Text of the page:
It had contained the life belongings of his old tutor and he had inherited it, as well as its contents when the ancient educator had passed away in 1944. The trunk was usually placed as far back in the closet as possible and he often covered it in old blankets and pillows. If anyone, in an unlikely scenario, were to rifle through his apartment they might just bypass the indistinct pile of laundry. He carefully opened the lid to reveal the contents and the light fell on what was inside. Tony had always felt like the trunk, the property of his intellectual keeper guarded the tools he had received from his moral tutor.
It was a full body suit in red and blue, made from a stretchy material with a near silk like quality. He had managed to find an old seamstress in the Chinatown of Chicago who had been willing to make the outfit to his specific needs. It had resulted in three suits that she made by hand for a substantial sum that also included her silence in the matter. He returned a year later to find that she had passed away, leaving her family a sizable inheritance. They subsequently spent the money on the opening of a restaurant outside the neighborhood. Beneath the suit lay a pair of gloves and a set of boots matching the color scheme of the rest of the outfit. There was also The Face, the fanged and horned mask. It lay between the hilts of two blades; a kalis and a kris placed in their sheaths or Wangarakas and stared at him with its red glowing eyes, daring him to pick it up. He did so, gingerly, and placed it on an end table next to his bed then proceeded to slip into the suit. The stretchy material eliminated the need for a zipper and he glided into the neck hole and pulled it upward. After he had put on the boots and gloves he slung the kalis over his shoulder so it hung across his back and stuck the kris in his belt, but left The Face where it was. He turned off the lights in the room and walked over to the window and stared out over the down town area.
It was closing in on eight p.m. and the police station would be closed for most of the duties by now, a skeleton crew would be working there. He had no time to rest, he needed to begin the investigation in earnest. He wanted to know what was in those crates that were on the truck and where they came from. To get to the bottom of the burgeoning drug trade in the city he needed to move quickly, before the police picked up the scent . He couldn’t stall any more and needed to move out, he went over to the end table, picked up The Face and pulled it down over his head. With a couple of tugs at it he moved it into place. Once back at the window he flung it open by moving it upward, then deftly swung his legs over the windowsill and into the night.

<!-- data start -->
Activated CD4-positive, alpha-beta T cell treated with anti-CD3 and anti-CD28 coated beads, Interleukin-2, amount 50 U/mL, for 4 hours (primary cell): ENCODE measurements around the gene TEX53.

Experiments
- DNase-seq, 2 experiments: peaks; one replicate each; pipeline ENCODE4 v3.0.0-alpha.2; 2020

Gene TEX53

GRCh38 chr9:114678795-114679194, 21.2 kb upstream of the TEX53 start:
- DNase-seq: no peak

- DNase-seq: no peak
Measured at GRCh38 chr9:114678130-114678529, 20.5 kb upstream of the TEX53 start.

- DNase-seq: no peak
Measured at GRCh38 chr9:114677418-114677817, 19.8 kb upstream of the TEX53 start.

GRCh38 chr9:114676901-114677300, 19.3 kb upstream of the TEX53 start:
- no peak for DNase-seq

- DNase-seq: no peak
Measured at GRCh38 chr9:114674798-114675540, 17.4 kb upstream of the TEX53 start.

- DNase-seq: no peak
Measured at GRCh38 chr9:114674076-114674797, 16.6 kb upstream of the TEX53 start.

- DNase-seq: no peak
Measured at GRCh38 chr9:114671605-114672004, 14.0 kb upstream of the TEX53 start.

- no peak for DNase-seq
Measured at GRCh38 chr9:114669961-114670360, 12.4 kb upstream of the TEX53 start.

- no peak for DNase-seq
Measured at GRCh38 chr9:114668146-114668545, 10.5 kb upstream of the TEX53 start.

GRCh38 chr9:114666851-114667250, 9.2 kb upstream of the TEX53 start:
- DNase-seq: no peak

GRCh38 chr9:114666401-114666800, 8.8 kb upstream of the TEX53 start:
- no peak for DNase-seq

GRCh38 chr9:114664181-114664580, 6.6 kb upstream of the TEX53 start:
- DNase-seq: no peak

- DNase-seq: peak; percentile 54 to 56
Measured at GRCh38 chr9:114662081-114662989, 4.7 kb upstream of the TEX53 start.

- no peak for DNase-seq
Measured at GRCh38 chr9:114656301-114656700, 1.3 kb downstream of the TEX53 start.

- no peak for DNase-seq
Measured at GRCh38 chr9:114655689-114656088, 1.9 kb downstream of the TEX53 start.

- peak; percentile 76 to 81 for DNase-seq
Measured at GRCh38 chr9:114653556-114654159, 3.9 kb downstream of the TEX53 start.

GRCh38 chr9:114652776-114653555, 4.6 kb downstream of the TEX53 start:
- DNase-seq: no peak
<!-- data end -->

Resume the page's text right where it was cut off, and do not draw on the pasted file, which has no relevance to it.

The black Lincoln was running as it stood there and the headlights were cutting through the darkness of the unlit parking lot, illuminating the gravel and the red brick wall of the factory. Geert was sitting in the front seat on the passenger side and was trying to monitor his breathing, which came out in wheezy spurts through his nose. He found it embarrassing and tried to hide it from his chauffeur by holding it , but the strain was too much effort and he often erupted in a coughing fit. Whenever this would occur the driver would react, as if woken from some form of slumber. Once realizing what was happening he would eye the Boss and then return to gazing out the side window.
A figure stepped out into the glow of the headlights, dressed in, what appeared to be a duster and hat, smoking a cigarette. It cast a long shadow against the wall creating the illusion of two twin like persons, a smaller and one bigger counter part. The driver opened his door and stepped around the Lincoln and opened one the doors to the back seat. The figure slid into the back, pulled done the brim of his hat to hide his forehead and pulled a scarf over his nose to hide the lower part of his face. It was mostly for show since Geert knew exactly who the man was, but since he was of a paranoid caste himself, he understood the idea. He decided not to engage the man’s visage in the rear view mirror and kept his eyes on the illuminated brick wall, that the driver was leaning against now, smoking a cigar.
‘So what have you got for me?’ Geert asked the man.
‘Not much at the moment Mr. Geert.’ The man was very obviously trying to mask his voice by keeping it lower and raspier than it was. ‘I have tried to stay in the loop, but for some reason the investigator is playing this one close to the vest.’
‘Can you tell me anything or is my investment in you an enormous waste of my dollars?’
‘Not at all Sir.’ There was a nervous tinge to the voice now, as if it was on the verge of cracking. ‘I can tell you what we are working on and what is believed.’
‘Then do so, my time is valuable.’ It wasn’t. He had a soiree to attend back at the hotel.
‘What the others have revealed so far is that it appears to have been someone else who whacked the mics and our boys. Someone cut them up good.’
‘Cut them up?’
‘You know, knifed them, or something like that. Whatever crew gang did this, they wanted it to be messy and used some form of blade.’
‘And the goods?’